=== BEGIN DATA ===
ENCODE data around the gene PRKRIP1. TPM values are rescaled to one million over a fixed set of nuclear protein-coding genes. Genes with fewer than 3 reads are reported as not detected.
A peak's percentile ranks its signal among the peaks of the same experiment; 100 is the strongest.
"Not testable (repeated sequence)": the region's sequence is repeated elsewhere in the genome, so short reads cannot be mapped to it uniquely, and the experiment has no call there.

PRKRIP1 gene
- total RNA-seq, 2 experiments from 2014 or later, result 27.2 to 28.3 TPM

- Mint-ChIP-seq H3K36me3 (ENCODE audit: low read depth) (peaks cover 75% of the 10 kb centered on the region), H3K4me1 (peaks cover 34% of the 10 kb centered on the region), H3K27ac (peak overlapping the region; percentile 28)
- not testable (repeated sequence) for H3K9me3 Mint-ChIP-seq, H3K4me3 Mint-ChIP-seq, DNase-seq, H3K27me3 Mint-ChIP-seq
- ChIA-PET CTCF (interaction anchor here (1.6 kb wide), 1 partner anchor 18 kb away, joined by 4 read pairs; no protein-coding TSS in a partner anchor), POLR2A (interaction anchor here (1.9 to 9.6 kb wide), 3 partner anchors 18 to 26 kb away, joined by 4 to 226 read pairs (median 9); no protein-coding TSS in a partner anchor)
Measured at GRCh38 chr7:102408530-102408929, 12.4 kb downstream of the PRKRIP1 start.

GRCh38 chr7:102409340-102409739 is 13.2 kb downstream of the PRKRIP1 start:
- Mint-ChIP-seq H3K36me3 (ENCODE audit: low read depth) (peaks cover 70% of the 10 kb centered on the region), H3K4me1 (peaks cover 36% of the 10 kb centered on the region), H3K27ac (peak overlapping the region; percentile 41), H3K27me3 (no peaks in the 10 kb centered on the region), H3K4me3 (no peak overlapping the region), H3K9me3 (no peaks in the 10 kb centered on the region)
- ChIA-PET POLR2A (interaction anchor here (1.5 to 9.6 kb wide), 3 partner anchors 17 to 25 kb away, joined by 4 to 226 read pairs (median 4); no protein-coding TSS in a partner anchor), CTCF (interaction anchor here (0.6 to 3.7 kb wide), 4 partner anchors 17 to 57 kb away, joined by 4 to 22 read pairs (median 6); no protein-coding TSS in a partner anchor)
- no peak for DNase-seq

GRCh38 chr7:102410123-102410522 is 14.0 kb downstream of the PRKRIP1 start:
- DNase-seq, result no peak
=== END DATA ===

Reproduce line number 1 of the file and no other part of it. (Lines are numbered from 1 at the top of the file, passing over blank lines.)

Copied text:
ENCODE data around the gene PRKRIP1. TPM values are rescaled to one million over a fixed set of nuclear protein-coding genes. Genes with fewer than 3 reads are reported as not detected.